Obi, Kagame: What Difference Between Their Views On Fighting Corruption And Wealth Creation?

The Oasis Reporters

June 15, 2019

Peter (left), Paul Kagame.

In a classic comparison between a Peter and a Paul, one a vice-presidential contestant of Nigeria and the other, the progressive president of Rwanda, Nigerians who do not see the hero in their leadership icons were rapt in attention when President Paul Kagame spoke while delivering his keynote address at the Economic and Financial Crimes Commission (EFCC) anti-corruption summit in Abuja on Tuesday.
Rwandan president, Paul Kagame declared that ‘Africa it’s not enough to fight corruption, but to create value and wealth’.

Consider that during the political campaigns and debate principally between Peter Obi of the People’s Democratic Party, PDP and Vice President Yemi Osinbajo of the All Progressives Congress, APC, while the Vice president went on and on about fighting corruption under the previous PDP regime, Peter Obi countered by saying that fighting corruption cannot be an economic policy. Peter Obi believes more in adding value and creating wealth. He remains a reference point till date on turning economic fortunes around for state governments. Fearful supporters of the ruling party lampooned him, making caricatures of his person, just to diminish the potency of his position.

It has now taken the Rwandan President Paul Kagame, to practically re-emphasize the position of Peter Obi as the true and correct point of view. After all, Kagame remains an iconic president delivering goals on growth and development to his people, while uniting a people emerging from strife and conflict.

Kagame said he would like to start by calling to mind the greatness of Nigeria. The diversity, creativity and ambition of Nigerians represent Africa. The achievements of Nigeria’s sons and daughters here at home and in your global diaspora make our continent proud.

Nigeria has always shown common cause with Africa’s progress and prosperity and this does not go unnoticed. This country is truly the engine of Africa’s potential. This is how we see Nigeria. I hope you know that.

We stand in solidarity with your efforts to build on all the assets with which this country has been blessed and we are invested in your success.

Kagame went on to suggest that the anti-corruption fight should be reframed “in positive terms: as a struggle for transparency, public integrity and accountability.”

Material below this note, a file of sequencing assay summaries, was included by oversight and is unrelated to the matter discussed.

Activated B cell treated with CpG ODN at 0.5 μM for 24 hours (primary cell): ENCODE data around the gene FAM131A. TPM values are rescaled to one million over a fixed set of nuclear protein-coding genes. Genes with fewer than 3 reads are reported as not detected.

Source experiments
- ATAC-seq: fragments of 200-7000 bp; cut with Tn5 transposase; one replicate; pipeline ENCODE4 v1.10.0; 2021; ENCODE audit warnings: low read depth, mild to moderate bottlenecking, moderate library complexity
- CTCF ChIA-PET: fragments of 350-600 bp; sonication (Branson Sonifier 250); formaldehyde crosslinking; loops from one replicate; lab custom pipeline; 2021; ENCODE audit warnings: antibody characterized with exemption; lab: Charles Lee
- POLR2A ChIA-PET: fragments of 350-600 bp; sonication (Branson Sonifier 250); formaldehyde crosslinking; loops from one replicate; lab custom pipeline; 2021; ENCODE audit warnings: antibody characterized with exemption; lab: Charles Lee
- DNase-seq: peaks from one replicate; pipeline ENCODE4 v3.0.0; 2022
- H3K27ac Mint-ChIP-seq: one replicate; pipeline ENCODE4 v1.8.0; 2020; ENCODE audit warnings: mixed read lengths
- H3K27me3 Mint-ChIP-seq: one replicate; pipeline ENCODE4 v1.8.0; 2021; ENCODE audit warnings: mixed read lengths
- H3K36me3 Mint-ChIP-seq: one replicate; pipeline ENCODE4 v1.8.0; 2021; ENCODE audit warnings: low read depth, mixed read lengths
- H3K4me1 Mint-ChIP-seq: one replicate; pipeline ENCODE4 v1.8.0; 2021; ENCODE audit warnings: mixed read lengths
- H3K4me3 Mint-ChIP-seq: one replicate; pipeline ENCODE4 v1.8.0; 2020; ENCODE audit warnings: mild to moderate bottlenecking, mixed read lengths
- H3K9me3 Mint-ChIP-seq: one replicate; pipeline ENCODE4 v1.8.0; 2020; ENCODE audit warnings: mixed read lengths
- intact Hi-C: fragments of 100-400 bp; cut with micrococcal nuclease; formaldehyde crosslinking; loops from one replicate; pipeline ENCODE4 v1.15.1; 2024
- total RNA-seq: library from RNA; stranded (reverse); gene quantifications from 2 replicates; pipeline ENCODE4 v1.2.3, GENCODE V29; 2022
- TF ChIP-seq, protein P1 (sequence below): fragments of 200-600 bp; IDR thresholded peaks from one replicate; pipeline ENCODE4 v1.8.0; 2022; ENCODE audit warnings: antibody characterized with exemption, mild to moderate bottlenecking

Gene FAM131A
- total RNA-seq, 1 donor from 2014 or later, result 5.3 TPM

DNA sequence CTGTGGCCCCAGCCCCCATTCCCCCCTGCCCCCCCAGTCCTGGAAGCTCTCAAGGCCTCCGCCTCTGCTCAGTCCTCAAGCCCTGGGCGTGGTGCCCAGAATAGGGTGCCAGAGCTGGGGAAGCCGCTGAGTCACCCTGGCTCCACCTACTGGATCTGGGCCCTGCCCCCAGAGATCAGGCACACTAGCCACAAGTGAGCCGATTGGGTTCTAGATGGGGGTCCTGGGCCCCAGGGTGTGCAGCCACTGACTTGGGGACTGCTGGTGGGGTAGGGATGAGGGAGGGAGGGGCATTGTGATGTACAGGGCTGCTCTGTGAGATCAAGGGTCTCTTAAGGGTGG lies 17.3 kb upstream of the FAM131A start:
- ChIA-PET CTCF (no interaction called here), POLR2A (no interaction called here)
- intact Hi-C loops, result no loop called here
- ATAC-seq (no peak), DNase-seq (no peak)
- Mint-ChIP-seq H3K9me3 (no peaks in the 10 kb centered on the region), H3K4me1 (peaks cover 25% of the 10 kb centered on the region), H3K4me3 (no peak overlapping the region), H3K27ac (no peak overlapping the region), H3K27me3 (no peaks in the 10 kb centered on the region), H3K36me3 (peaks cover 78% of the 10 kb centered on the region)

Speaking on fighting corruption, Kagame said:

This is a fight that can be won; tolerating corruption is a choice, not an inevitability. It is within our power to end it. That is the most important starting point, otherwise, it will be a waste of time to keep talking about it.

Corruption does not take decades to eradicate once we decide to break the habit.

We have to set our sights high, it is not enough to fight corruption just as merely fighting poverty, it is too small an ambition for Africa. We want to create value, we want to create wealth, not merely fighting corruption.

Kagame continued: “Corruption needs to be tackled from the top down. This is not only the fairest approach, it is also the most effective because it empowers the public to join the fight and hold leaders accountable.” He suggested that corruption must be fought using four key principles: “culture, responsibility, accountability and effectiveness”.

“We must discard the myth that corruption is endemic to particular cultures. corruption is a universal weakness, not an African one, and it is not part of our destiny as a continent,” he continued.

Kagame praised Buhari for being recognised as an African Union anti-corruption champion.

In just that speech full of diplomatic chit chat and niceties, the message has been deposited that creating wealth is the way forward for Nigeria and Africa, rather than staying on the fight against corruption lane, while the country slides into poverty and deeper poverty.

Additional source : Bellanaija

Greg Abolo

Blogger at The Oasis Reporters.

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